With the BBKA you pay them some money...and your a member,thats it,with the beefarmers (unless its changed) you need to have a certain amount of colonys,at least two other beefarmers who know you, to sign a form as a reference, and have a visit to view certain aspects of your operation, to conform to there code of practice. You can get discounts on certain equipment and jars ect,sometimes,...and they may arrange some pollination contracts.
They also hold meetings ect,and the membership cost is a lot more than the bbka.
Surely that is just a glimpse into the personalities of the individuals concerned -not a trait ingrained in all members of the BFA? Let's be honest, we all interact with each other differently (even on this forum there seems to be similar behaviour; but of course, as someone else recently pointed out, it's easier for the written word to be misinterpreted).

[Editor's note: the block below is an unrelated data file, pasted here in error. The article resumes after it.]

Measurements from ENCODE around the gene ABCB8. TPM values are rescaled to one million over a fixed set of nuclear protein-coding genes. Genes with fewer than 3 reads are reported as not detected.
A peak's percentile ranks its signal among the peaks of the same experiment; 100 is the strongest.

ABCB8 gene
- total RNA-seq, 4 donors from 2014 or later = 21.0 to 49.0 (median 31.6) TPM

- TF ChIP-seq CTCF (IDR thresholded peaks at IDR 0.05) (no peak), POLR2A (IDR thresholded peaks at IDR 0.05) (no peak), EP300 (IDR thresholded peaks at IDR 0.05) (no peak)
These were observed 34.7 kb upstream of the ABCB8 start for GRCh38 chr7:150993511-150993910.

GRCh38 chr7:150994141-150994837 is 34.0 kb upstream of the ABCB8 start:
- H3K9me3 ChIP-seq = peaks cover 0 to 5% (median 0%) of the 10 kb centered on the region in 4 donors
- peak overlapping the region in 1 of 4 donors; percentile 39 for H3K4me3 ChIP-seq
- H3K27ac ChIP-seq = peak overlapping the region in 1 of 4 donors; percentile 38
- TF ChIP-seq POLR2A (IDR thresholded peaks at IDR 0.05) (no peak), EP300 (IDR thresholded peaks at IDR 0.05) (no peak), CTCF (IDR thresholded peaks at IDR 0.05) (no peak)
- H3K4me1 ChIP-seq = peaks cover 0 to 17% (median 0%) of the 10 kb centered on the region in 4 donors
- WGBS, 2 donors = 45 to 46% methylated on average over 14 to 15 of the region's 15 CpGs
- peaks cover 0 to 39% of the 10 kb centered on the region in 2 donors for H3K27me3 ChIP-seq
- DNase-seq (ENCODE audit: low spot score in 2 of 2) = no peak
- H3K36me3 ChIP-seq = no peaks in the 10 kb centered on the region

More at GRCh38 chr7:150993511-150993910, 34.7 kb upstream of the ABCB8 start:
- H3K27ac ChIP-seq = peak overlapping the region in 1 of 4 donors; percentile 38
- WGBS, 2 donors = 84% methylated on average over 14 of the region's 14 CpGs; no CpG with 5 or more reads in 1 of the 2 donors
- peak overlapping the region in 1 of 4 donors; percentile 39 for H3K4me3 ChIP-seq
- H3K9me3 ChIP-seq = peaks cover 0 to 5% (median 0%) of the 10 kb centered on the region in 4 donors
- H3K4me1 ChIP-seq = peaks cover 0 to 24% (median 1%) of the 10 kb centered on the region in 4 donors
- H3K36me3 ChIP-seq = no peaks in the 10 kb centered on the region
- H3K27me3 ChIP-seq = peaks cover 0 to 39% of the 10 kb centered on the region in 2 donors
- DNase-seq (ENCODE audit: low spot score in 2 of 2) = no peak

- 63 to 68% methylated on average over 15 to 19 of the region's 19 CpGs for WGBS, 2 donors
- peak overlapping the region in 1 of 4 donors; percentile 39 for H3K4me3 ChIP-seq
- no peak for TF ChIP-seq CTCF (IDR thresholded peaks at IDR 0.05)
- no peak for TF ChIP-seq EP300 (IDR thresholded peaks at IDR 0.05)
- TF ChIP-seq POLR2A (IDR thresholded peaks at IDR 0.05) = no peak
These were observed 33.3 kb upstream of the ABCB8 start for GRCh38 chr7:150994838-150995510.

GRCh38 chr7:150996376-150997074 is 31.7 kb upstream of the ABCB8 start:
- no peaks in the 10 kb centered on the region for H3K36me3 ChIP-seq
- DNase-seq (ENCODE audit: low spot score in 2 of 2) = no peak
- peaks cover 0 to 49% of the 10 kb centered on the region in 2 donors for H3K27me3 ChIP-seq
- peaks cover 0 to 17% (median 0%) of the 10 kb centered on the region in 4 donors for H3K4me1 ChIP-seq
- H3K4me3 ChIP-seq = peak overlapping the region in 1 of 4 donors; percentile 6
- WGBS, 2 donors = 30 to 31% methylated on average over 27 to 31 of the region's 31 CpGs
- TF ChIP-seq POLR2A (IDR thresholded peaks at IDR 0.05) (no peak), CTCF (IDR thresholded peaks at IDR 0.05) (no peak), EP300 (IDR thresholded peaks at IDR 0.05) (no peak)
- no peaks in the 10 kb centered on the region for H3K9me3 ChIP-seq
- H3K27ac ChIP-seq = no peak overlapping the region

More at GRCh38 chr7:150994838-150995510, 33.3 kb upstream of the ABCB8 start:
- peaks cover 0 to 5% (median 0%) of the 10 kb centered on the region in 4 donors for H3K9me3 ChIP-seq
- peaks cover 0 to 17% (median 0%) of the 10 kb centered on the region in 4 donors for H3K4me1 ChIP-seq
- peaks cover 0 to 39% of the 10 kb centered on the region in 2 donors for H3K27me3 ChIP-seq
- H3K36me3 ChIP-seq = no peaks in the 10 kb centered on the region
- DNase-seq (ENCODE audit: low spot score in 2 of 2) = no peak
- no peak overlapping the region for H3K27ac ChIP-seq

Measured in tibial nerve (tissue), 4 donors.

Personally, if I'd felt that I was being slighted by the individuals you mention I'd have simply gone over and asked what their problem was -this direct approach is in my opinion the best because it leaves no confusion. They tell you why they think they're better or they explain that you've misunderstood at which point you apologize. But what if they lie through their teeth, saying that you misunderstood? Well I don't think that it matters, because they know that you're not going to put up with their behaviour and are already on the back foot.
A lot of BFA members are also BBKA members. One of the BBKA exec. is also a BFA member. There is overlap.
You can now join the BFA with 20 colonies but you have to progress to 40 within 2 years - a new policy introduced recently.
Yes there has been tension recently too, in part due to BBKA attempting to portray itself as the "senior" beekeeping organisation and sole representative on a certain government committee(s), and then filtering information and decisions down to the "junior" organisations like BFA and Scottish BKA et. al.
Needless to say this hasn't endeared the BBKA individuals at all well to their counterparts in the other groups.